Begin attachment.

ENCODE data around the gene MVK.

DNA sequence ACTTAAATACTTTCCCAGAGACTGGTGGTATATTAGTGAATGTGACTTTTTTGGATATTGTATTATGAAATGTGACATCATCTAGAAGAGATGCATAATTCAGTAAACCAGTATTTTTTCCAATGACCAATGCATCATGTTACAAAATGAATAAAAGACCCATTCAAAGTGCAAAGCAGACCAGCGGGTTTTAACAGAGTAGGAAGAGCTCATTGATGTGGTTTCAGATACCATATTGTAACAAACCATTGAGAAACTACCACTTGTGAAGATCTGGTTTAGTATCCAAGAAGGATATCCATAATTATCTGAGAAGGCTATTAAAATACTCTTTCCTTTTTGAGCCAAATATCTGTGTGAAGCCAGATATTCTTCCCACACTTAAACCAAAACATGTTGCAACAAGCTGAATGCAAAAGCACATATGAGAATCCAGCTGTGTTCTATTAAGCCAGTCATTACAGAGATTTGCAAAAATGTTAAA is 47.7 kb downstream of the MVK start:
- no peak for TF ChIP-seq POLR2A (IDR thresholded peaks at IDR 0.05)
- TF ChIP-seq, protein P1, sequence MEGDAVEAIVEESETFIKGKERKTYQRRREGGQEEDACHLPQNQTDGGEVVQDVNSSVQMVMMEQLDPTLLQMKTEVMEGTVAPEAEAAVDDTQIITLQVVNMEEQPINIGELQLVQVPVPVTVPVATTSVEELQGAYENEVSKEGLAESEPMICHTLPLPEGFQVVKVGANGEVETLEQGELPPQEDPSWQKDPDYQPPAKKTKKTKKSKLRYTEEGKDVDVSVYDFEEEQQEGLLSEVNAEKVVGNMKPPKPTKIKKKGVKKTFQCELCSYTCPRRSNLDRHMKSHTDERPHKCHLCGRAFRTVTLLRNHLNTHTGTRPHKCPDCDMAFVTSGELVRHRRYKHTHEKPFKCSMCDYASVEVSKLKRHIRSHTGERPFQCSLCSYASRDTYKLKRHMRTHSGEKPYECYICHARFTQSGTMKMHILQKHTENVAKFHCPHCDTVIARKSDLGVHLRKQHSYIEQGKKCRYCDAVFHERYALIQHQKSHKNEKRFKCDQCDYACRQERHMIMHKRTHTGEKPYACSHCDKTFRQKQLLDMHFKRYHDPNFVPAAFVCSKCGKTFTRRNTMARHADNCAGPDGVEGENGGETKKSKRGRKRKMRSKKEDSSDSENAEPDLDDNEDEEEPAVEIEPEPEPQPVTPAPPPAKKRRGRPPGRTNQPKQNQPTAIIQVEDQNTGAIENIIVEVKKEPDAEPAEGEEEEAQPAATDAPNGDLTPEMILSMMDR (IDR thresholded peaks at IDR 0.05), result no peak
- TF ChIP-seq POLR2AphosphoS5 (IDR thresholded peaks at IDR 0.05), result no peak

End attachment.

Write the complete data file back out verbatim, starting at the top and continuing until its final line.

ENCODE data around the gene MVK.

DNA sequence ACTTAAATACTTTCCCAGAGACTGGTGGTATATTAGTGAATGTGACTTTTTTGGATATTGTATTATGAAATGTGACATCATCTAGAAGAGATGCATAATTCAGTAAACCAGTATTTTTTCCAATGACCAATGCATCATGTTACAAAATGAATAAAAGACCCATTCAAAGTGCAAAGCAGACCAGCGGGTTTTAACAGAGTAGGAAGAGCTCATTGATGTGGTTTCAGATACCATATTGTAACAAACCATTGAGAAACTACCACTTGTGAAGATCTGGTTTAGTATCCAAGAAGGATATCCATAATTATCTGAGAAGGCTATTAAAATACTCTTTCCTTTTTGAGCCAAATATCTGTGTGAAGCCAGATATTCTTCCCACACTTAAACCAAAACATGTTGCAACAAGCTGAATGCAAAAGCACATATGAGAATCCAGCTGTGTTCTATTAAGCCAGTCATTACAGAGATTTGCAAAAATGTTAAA is 47.7 kb downstream of the MVK start:
- no peak for TF ChIP-seq POLR2A (IDR thresholded peaks at IDR 0.05)
- TF ChIP-seq, protein P1, sequence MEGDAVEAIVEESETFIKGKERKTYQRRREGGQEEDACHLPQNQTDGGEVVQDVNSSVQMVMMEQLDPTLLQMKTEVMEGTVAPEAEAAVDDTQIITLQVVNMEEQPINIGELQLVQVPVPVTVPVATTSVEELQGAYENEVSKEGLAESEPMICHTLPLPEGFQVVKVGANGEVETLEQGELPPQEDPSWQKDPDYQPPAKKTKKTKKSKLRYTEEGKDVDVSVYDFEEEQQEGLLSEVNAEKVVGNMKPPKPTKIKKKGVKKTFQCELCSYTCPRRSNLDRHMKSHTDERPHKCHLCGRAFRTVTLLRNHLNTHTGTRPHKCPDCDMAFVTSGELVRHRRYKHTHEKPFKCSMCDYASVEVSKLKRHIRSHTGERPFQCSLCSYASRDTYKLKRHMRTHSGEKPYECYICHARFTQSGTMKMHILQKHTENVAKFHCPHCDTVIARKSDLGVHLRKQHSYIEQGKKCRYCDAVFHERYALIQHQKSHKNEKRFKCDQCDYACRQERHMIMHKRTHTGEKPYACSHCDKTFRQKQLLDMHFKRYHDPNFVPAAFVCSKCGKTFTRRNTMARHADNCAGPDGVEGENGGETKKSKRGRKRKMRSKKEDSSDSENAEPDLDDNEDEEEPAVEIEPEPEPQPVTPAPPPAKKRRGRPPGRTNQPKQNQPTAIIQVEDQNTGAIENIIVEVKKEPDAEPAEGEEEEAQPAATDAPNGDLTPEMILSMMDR (IDR thresholded peaks at IDR 0.05), result no peak
- TF ChIP-seq POLR2AphosphoS5 (IDR thresholded peaks at IDR 0.05), result no peak